Simon Sinek on Pursuing Passion, Purpose, and Challenging the Status Quo in the Non-Profit Dance Field

Editor’s note: Writer, thinker, and motivational speaker Simon Sinek will address Dance/USA’s membership on June 28, 2012, at its annual conference, which takes place this year from June 28-30 in San Francisco. From the Green Room had a few questions for Sinek in advance of his keynote conference address. For information or to register for the conference, visit

From the Green Room: You have worked with arts and non-profit organizations. Can you describe your work with some of those organizations?
Simon Sinek: My message is fundamentally one of service in the fulfillment that we get and in the importance of giving to others. I’ve always been very drawn to those in service, to those in the charity world, to those in the arts and to those in governments and the military as well — people who give of themselves — so it’s not such a stretch. I’m very drawn to people who pursue their passion and sometimes at personal sacrifice. In the case of a dancer, that sacrifice is often financial. Many of them have the choice to go get a desk job and make more money by, yet, the instability is worth it to them because they get to dance. And I have great, great, great admiration for those who devote themselves to work that brings them passion and they do the thing that they love. I’ve done work with the New York City Ballet, I’ve done work with the Joyce Theater, the Harlem School of the Arts, Dance Space in New York City, there’s a whole host of them.
Green Room: Part of your thesis when you work with corporations and business is in asking why we do something. In the dance field, we often seem to know instinctually why we dance. Do you have that sense in working with various dance organizations, that the why is not the central question they need to answer and they have other pressing matters?
Sinek: In the for-profit world, the disconnect is between the purpose and the structure. In the charity world and the non-profit world, you have to be closer aligned to the purpose, so structure is the thing that’s more of a challenge. That said, like anybody, we sometimes become disconnected from the reasons that the organization was founded and why we took the job in the first place. Unfortunately we become mired in the daily grind, so I wouldn’t take it for granted that just because and organization is not-for-profit or purpose-driven that that purpose necessarily stays front and center and, more than that, I wouldn’t take it for granted that the leadership is necessarily in articulating and leading the charge. I think that some organizations are better than others, like in anything, and that over the course of time sometimes they goes hunting for something and this is where the problems can start to arise.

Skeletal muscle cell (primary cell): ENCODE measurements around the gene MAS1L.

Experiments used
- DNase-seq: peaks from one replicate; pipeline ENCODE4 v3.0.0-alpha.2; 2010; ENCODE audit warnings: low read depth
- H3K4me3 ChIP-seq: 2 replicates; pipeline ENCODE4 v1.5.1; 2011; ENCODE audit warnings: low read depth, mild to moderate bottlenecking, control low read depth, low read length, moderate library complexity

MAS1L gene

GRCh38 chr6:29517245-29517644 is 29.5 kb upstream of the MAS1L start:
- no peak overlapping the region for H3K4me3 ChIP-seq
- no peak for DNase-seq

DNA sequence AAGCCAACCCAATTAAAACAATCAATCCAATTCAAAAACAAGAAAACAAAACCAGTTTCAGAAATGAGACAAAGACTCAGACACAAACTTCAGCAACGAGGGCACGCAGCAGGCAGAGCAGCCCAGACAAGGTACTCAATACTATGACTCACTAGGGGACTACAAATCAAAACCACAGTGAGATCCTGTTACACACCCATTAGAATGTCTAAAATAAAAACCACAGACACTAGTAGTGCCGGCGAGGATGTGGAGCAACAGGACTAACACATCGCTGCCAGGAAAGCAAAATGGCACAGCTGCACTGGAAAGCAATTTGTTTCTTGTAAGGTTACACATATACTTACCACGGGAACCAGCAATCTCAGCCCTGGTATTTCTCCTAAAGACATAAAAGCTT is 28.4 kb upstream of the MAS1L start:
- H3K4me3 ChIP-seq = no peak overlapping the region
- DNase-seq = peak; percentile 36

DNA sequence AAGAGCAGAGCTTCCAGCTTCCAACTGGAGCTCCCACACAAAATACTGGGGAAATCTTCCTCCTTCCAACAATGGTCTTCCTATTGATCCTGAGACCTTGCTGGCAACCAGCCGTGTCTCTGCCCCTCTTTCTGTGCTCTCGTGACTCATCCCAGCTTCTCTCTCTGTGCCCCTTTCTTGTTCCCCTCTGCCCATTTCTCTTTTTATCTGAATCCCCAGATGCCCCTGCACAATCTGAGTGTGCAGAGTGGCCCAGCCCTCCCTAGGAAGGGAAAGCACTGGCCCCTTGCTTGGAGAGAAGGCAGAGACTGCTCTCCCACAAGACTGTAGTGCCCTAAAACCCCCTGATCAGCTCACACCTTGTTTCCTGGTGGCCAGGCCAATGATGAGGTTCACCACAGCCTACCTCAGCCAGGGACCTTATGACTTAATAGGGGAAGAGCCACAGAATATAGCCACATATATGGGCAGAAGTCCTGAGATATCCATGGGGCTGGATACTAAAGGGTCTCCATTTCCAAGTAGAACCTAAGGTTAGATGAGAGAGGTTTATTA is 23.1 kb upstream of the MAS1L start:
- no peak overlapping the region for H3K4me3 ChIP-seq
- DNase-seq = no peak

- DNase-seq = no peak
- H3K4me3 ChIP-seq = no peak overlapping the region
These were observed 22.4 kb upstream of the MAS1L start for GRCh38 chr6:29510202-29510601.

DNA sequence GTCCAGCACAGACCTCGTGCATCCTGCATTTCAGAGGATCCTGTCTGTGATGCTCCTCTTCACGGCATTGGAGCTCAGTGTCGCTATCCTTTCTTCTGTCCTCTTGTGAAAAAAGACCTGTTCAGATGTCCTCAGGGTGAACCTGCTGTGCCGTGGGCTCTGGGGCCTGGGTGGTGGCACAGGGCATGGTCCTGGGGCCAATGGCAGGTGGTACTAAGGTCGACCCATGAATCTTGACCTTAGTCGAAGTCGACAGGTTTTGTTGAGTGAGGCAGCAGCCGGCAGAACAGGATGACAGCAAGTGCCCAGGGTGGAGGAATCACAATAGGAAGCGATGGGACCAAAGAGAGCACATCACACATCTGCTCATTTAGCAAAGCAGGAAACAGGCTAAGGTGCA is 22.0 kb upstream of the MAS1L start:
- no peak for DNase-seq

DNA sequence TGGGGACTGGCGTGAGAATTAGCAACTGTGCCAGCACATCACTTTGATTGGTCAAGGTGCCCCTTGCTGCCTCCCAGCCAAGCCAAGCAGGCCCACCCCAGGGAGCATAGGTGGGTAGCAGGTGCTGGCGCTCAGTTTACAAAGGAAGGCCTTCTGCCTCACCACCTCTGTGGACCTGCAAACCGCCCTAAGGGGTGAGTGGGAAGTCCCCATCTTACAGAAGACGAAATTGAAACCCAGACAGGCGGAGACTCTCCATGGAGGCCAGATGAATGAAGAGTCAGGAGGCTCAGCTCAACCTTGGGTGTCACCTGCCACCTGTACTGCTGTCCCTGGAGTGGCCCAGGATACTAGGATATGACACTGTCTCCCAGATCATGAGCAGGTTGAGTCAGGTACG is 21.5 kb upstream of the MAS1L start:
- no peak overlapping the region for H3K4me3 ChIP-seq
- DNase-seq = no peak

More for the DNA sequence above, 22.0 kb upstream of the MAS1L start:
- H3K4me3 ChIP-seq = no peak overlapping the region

Green Room: Are there remedies or practices that organizations can take that can draw them back to the original or founding purpose?
Sinek: Well it all goes back to the leadership. What a leader is supposed to do is to give us a sense of true north, of why we even showed up in the first place. When leaders start talking about money, when leaders start talking about time frames, when leaders start talking about metrics, and when leaders start talking about all this stuff, it’s very easy for us to feel disconnected from the purpose at hand. It goes back to leadership. Leaders should be able to articulate why the organization was founded in the first place. What was the cause that goes beyond the product that is sold or the product that is performed? Leaders should be able to articulate why the organization was founded in the first place. What was the cause that goes beyond the product that is sold or the product that is performed? There must be a reason why we need another one. There are so many dance companies and so many theaters why do we need another one. There’s usually some specific and unique perspective around which that company was formed in the first place. It’s that unique human challenge that someone overcame, that someone looked to, that someone was inspired by, that origin story, that is the thing that needs to be talked about. It’s the legacy and the heritage and that’s very often forgotten.

Green Room: That’s a powerful point to make at this moment of evolution in the dance world. We’re seeing the disappearance of our 20th century founding generations. What are your thoughts on where we go from here?
Sinek: I would say to that, why wasn’t there another group lined up behind them? All of these great choreographers, those pioneers — your Balanchines, your Martha Grahams — my question is how come there wasn’t anybody in the wings waiting to take over, to re-pioneer? My question is how come there aren’t any new pioneers? Perhaps dance, for better or worse, is becoming too much of an enterprise, too much of a business, where dance companies spend too much time trying to raise money and not enough time challenging the status quo.